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A fight for the soul of Canada

Tzeporah Berman, Photo by Kris Krug

“Mommy, why does the government think you are a terrorist?” 

The question came from my son the day after media reported that the federal government was contemplating changing the definition of domestic terrorism to include environmentalism. Activities by Greenpeace, an organization I have worked for and ForestEthics, an organization I co-founded, were specifically named in the debate.

I spent the last couple of years working internationally and came home to what I thought was an important debate over Canada’s future energy systems. With Natural Resources Minister Joe Oliver’s attempt to silence Canadians who want to participate in that debate and attacking those who have concerns about the rapid expansion of the tar sands, pipelines or tanker traffic, I realized that what we were facing was a much bigger issue of democracy and freedom of speech. When this letter was followed up with an all-out attack on environmental charities many opinion leaders including this paper’s editors recognized, we are experiencing a ‘witch hunt’ which, if you take the time to read Senate hearing transcripts from the last couple of months, begins to look a lot like McCarthyism.

With the 2012 budget, I watched in horror as our federal government gutted the environmental laws that protect our air, water and fisheries. Can you believe that the country with the longest coastline in the world now forbids its Department of Fisheries and Oceans to be involved in the review of proposed industrial projects? That we will protect commercial fisheries but no longer protect fish habitat? That despite proposals to increase oil tanker traffic on the west coast the government has just shut down the oil spill response capacity in Vancouver? Many of Canada’s opinion leaders are now wondering if we were facing an all out ‘war on nature’.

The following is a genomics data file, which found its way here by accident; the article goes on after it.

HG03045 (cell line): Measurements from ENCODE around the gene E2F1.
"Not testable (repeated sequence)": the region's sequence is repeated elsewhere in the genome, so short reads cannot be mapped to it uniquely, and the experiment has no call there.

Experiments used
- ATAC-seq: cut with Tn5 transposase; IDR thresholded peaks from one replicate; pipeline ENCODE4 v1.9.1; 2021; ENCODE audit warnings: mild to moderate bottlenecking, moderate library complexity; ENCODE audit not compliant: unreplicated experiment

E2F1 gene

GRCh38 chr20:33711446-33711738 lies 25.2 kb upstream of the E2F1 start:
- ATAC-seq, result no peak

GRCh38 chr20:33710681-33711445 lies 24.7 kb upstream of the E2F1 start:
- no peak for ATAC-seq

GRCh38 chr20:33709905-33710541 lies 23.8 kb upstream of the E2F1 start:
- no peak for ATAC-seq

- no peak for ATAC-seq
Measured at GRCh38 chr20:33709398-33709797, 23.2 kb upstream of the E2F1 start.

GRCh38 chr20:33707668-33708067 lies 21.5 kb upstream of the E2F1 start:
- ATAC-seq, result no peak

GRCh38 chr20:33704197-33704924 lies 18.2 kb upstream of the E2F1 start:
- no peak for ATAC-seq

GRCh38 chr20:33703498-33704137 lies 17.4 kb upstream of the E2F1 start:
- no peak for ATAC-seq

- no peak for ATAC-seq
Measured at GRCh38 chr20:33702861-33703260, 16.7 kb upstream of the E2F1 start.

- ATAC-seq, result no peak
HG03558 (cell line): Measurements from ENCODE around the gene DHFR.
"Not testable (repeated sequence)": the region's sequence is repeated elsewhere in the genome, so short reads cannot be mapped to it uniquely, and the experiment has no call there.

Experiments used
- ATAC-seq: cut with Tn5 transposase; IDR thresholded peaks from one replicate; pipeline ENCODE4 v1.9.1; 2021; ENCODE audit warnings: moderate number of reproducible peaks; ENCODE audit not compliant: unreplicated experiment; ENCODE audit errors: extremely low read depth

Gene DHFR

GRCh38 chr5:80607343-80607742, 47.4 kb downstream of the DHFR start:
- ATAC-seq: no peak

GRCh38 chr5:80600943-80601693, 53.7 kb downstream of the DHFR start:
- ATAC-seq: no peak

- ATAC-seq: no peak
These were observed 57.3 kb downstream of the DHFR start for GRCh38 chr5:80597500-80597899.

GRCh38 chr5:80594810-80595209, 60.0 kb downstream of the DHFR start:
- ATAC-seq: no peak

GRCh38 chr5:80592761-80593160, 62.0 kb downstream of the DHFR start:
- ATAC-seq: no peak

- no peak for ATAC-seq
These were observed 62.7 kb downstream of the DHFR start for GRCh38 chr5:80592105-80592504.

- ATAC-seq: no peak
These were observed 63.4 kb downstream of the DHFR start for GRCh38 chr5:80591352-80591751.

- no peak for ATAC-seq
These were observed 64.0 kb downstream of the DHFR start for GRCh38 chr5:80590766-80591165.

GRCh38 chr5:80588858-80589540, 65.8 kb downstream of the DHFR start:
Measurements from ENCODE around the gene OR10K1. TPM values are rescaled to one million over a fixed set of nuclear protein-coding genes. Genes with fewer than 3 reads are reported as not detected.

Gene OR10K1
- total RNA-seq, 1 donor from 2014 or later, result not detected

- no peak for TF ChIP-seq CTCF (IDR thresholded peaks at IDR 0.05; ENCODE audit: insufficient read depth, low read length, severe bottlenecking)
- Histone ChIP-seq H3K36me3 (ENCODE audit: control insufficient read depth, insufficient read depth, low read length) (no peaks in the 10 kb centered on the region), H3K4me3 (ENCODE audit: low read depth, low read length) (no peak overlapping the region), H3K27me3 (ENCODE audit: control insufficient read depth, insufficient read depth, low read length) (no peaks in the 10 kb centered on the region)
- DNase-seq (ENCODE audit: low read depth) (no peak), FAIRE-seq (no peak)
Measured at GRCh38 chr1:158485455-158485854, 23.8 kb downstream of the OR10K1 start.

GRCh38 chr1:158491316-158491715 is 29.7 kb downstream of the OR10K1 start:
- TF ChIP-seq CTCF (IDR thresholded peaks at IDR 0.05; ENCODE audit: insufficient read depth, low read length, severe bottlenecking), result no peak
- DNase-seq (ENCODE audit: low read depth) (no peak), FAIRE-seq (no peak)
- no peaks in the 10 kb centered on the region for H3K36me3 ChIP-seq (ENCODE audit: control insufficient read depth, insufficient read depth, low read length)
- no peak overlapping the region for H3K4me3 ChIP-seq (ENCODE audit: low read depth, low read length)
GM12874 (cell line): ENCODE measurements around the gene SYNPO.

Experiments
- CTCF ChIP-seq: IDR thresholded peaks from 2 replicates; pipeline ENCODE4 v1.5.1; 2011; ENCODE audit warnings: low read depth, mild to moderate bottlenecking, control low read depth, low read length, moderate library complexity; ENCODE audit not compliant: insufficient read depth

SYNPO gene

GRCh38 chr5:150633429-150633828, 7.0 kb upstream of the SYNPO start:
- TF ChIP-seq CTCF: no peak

As I reflect on the events of the last couple of months -- the crackdown and attacks on environmental charities along with the dramatically reduced regulations, laws and approval processes for tarsands expansion and related pipelines I realize that what we are facing is a fight for the soul of Canada.

Do we want to reinforce and renew the Canadian values of tolerance, fairness and doing the right thing in a changing world? Or do we now define "Canadian" as intolerant of anything other than oil, unfairness to other economic sectors, vulnerable countries and our children, and decidedly doing the wrong thing in the face of overwhelming evidence?

When my boys grow up and want to travel to other countries, will they want to sew a maple leaf on their backpacks like I did? Or will they be too embarrassed by the fact our country's reputation has changed so dramatically for the worse? Will we, first and foremost meet Canada’s energy needs or will we continue to build an economy based on exports and controlled by foreign investment? Will we diversify our economy, stabilize our dollar, protect our manufacturing base and ensure that industrial development is subject to strong laws that make pollution expensive and that encourage clean technology and renewable energy in line with the trends in the global economy? Or will we be left behind developing dirty industries for export so we can make more money for the 1 per cent, or more accurately the 0.1 per cent, who are already the most profitable companies on the planet?